Teaching Tuesdays -Words & Phrases You Need to Know part 2

This past Friday's post began with a rant on companies that "tricked" people with marketing words, and companies that simply didn't understand, or have  knowledge of their own ingredients. Either way, with some education, we can discern pure marketing strategies from proprietors that need more education. So, today's post is a continuation of words and phrases that we need to know more about!

"preservative free" - First of all, preservative free does not mean that the product is chemical free, fragrance free, stabilizer free, emulsifier free, synthetic free, or even sodium laurel sulphate (SLS) free, so it really means little, in and of itself. Then there are the handmade soaps that I have seen, advertising they are preservative free. Since a soap does not (as in never ever) need a preservative, using the phrase "preservative free" is either a marketing strategy simply used to sucker us in, or it shows the sellers' lack of education [about their product]. 

"Eco-Friendly"-This is such a "hot" button term now days, with everyone jumping onto the "save the eco-system" bandwagon. A great wagon to ride, but really, what is "eco-friendly"? What does it mean? There is no government, legally defined, "eco-friendly", so there are no parameters for its use. I have seen many claims of "eco-friendly" products, but what makes the solid deodorant or perfume a more eco-friendly alternative than their spray counterparts (remember, we are comparing to the Indie push sprayers, not the commercial chemical ones). The only possible, non-eco-friendly thing that I could come up with, was that the spray may miss part of its target, and then dissipate in the air. Is that enough to make it a non-eco-friendly choice? And, if it is, why then is the seller offering it along side their solid bars?  

"Hypoallergenic"- We all need to understand the definition of this phrase because could impact our health. This label does not mean that the product will not cause an allergy. By definition, "hypo" means "less than", so a hypoallergenic product is "less likely" to cause an allergic reaction, but there is still the possibility of one. It means that the maker of the product has either reduced, or removed ingredients, such as fragrances or preservatives (in jewelry this would likely mean nickel), that tend to cause allergies. Phrases like, "non-irritating", "allergy tested", "dermatologist tested" are all well and good, but they have no industry standard either, so they do not offer any guarantee against an allergic reaction either!

"Not tested on animals"- This one always makes me smile. Who would/could test on animals besides a large corporation? Even if the Indie business wanted too, they just don't have the resources, and in most cases, the education, to do this. Can you envision your local soap-maker going out into the woods to  capture raccoons so that they could test their soaps?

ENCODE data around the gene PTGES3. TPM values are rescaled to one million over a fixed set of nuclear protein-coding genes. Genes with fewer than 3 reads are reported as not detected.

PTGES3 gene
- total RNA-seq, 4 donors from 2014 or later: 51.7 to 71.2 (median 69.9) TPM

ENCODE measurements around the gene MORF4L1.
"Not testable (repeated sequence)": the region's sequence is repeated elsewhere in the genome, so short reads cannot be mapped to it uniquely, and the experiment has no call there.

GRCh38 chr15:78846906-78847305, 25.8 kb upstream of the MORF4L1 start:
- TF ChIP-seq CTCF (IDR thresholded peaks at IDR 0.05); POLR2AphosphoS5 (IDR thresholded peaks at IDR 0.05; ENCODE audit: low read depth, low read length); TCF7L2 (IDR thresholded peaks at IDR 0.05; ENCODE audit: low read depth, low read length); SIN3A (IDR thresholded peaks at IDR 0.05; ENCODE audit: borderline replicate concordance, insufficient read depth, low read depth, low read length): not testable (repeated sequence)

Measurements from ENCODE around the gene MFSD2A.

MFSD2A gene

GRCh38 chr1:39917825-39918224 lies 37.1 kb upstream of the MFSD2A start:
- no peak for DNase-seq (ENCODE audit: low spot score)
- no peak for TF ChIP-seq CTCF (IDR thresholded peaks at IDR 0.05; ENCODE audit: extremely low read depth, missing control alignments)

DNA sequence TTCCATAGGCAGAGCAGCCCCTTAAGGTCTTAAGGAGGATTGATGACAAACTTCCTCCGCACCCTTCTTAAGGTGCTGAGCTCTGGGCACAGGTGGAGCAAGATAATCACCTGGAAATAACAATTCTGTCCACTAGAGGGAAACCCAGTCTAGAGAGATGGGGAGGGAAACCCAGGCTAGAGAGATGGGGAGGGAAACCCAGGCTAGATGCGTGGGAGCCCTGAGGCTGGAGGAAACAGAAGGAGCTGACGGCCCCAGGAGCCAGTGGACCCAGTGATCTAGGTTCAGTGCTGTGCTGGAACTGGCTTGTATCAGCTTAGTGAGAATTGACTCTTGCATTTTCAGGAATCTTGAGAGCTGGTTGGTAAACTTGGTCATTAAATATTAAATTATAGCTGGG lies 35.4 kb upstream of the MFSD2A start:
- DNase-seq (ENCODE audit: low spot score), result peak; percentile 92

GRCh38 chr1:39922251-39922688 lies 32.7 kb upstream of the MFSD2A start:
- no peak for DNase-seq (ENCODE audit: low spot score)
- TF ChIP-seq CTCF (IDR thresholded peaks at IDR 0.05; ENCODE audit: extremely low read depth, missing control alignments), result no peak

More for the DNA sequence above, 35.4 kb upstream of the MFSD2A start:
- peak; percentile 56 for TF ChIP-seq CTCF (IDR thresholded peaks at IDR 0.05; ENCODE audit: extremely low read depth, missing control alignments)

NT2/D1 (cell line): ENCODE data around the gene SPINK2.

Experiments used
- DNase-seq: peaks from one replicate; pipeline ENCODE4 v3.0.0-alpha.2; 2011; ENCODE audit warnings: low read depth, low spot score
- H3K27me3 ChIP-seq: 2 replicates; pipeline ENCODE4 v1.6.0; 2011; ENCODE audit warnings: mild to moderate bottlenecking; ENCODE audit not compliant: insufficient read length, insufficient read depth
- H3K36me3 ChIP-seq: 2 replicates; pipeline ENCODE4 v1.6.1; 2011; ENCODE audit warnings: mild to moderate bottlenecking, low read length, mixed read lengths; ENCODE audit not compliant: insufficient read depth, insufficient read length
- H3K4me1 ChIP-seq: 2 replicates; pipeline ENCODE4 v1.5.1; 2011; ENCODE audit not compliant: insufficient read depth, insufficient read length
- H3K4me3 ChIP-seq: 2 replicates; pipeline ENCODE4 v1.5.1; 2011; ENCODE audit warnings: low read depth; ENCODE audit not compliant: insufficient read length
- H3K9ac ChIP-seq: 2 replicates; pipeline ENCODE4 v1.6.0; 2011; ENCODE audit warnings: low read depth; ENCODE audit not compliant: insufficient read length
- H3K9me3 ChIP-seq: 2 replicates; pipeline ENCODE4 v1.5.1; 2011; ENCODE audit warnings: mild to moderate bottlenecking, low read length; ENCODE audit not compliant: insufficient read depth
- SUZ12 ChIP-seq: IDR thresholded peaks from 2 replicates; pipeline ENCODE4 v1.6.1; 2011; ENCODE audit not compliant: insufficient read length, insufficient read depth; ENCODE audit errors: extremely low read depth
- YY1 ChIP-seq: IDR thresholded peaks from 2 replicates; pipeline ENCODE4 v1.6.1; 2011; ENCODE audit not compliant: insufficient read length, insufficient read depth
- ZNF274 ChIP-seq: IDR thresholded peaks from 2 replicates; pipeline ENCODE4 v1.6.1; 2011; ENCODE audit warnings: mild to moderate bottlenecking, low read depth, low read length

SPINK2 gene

The other aspect to using this claim, is that, while they can correctly say they have never tested on an animal, how can they be sure that none of their ingredients ever have? Ingredients come from all over the world, and unfortunately, this includes many places that are not known for their ethical behavior.  

"Prevents stretch marks" is another phrase that gets me going. This is not a medically/physically proven statement. Stretch marks are caused by your skin, and as such, have to do with your genetics. Some women do not get stretch marks at all, but that is due to the fact that her skin reacts well to expansion.  Look at your Mother, if she has stretch marks from her pregnancy, or from a rapid or large weight gain, then you will be more prone/likely to get them as well. While a lotion or cream will help to alleviate the itchy, uncomfortable feeling that accompanies the rapid skin expansion of pregnancy, it will not diminish your chances of getting the stretch marks. So use the oils, lotions, and creams to help you feel better, but do not expect them to alter genetics! 

"Does not contain any surfactants, which are detergents that the big commercial companies use"- I have seen this on a few Indie soaping and lotion sites. A "surfactant" is not necessarily a detergent! According to Wikipedia, "surfactants are compounds that lower the surface tension of a liquid, the interfacial tension between two liquids, or that between a liquid and a solid. Surfactants may act as wetting agents, detergents, emulsifiers, foaming agents and dispersants." 
We all know that oil and water does not mix, so haven't you ever wondered how lotion/soap makers get that to happen? They add a surfactant, that;s how. By necessity, you need to have a surfactant to get the oil and the water to mix and stay together. So, while a detergent could be a surfactant, not all surfactants are detergents!

"Organic" is probably the hottest, hot button today, but it is a legally defined phrase in many countries, of which the USA is one. The certification process varies from country to country, but all involve the setting of standards which  control everything having to do with the product. Each stage, every process, and all businesses that have anything to do with the product, has a set of standards which must be followed. These standards extend all the way from the seed stage to its final destination, be it a grocery store for resale, or a restaurant for consumption.